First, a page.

As another Honor Flight carries veterans from Central Florida to Washington, D.C., we pay tribute to the local Guardians who accompany them
As I write this, and as it’s printed, the latest journey by the nonprofit Honor Flight Central Florida is about to get underway. In late October, nearly 50 veterans from World War II, the Korean War, and the Vietnam War will board a plane bound for the nation’s capital to visit in person the national monuments that were built to honor them. Each vet will be accompanied by their own volunteer Guardian, someone who pays for the privilege to care for their veteran’s every need during the trip and ensure they have a safe and positive experience. Also on the plane will be Honor Flight staff – including four paramedics – and one very humble guest who has been honored (pun intended) with the opportunity to tag along and document the experience of local veterans who will take part in the flight. That guest will be me.
By the time you read this, we will all be back, hopefully safe and sound. My full recap of the experience will be published in our January/February issue, but in advance of the flight, we wanted to preview the adventure and focus on local leaders who have served as Guardians on previous Honor Flights.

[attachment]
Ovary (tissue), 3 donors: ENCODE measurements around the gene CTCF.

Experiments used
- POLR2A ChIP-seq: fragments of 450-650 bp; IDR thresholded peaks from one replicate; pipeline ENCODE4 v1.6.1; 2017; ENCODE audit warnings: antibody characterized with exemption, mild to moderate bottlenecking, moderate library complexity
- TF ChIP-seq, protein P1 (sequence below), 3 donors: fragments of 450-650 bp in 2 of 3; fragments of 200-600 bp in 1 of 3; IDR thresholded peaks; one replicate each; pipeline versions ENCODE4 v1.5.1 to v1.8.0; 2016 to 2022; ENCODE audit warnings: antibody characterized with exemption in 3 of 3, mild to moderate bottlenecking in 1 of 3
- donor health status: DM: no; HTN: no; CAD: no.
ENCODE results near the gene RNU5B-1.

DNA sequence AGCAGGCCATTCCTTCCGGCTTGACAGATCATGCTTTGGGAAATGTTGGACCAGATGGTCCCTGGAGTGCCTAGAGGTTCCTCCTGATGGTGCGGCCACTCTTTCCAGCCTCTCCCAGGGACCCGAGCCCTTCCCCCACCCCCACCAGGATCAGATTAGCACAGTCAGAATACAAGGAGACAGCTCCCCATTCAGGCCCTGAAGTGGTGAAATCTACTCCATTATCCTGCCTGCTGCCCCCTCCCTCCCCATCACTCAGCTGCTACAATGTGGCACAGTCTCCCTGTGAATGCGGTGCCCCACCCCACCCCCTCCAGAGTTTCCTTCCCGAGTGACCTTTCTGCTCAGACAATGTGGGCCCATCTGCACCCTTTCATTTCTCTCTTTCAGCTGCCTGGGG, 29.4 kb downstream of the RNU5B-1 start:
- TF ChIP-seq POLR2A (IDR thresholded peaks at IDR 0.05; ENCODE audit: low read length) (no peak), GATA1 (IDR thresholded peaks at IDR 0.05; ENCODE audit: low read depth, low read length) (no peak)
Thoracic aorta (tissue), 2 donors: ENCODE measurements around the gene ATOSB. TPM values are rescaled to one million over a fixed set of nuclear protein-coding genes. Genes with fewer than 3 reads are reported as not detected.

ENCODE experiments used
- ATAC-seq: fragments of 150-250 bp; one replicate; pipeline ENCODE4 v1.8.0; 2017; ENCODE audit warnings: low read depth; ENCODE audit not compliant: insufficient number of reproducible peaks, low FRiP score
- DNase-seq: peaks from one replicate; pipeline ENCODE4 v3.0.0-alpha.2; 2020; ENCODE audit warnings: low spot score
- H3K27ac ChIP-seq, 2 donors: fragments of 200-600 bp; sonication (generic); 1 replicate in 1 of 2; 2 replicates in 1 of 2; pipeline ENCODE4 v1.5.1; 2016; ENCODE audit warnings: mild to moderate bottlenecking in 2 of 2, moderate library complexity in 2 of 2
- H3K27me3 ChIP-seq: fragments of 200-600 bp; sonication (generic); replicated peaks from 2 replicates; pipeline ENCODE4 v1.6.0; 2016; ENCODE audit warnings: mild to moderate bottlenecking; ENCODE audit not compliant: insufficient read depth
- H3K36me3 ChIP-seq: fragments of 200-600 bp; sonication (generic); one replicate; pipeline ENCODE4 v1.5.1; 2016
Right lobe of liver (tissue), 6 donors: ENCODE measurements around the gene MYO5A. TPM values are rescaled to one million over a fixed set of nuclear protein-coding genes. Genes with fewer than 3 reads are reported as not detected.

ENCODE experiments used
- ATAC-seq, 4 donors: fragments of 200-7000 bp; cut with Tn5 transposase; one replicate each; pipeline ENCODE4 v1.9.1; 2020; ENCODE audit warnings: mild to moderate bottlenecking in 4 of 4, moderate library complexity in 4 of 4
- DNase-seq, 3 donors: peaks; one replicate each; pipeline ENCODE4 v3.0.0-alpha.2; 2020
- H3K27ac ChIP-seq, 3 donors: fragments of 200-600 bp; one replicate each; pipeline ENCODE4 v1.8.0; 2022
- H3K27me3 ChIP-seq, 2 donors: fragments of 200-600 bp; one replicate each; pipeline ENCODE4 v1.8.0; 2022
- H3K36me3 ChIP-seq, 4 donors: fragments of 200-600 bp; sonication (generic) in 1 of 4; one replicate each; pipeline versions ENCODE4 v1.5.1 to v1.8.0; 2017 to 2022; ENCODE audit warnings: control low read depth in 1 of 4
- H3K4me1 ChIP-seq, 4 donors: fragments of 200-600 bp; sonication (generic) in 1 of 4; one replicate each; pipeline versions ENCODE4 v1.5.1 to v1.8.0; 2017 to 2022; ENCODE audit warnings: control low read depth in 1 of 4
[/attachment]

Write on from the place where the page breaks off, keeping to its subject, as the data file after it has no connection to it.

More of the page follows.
School Board Chairman Dr. Tina Calderone remembers vividly her honor flight and her assigned veteran, John.
“I’m a very emotional person, anyway,” says Tina, “and when I took John to the first memorial, he started crying, and then I started crying, and that’s pretty much how the whole day went.”
For Tina, her Honor Flight was also a family affair. Her husband Joe and their daughter Alexis also served as Guardians.
“It was very special for our family,” says Tina. “To be able to experience it together as a family was something we’ll never forget.”
Seminole County Commissioner Bob Dallari will never forget both the humor and intense sadness of his Honor Flight WWII veteran, Bill.
“Bill was worried he wouldn’t make it home in time to go dancing with his girlfriend,” Bob recalls, pointing out that Bill was in his 90s at the time. Jokes and stories about Bill’s love life were a constant source of levity during the Honor Flight, but Bill grew somber and serious when he and Bob reached the Vietnam Veterans Memorial.
“I asked him if he was OK, and he said, ‘I am and I’m not,’” remembers Bob. “Bill told me he wanted to find the name of his son.”
With the help of the memorial’s staff, Bill and Bob did locate the young man’s name on the memorial wall, and Bob helped the grieving father make an etching of his son’s name.
“Bill told me he was drafted into service but never saw combat,” says Bob. “His son volunteered to serve and was killed less than a month after his deployment. My heart goes out to Bill and all the men and women who served. They put their lives on the line to give us our freedom. Honor Flight is the least we can do to pay tribute to them and say thank you.”
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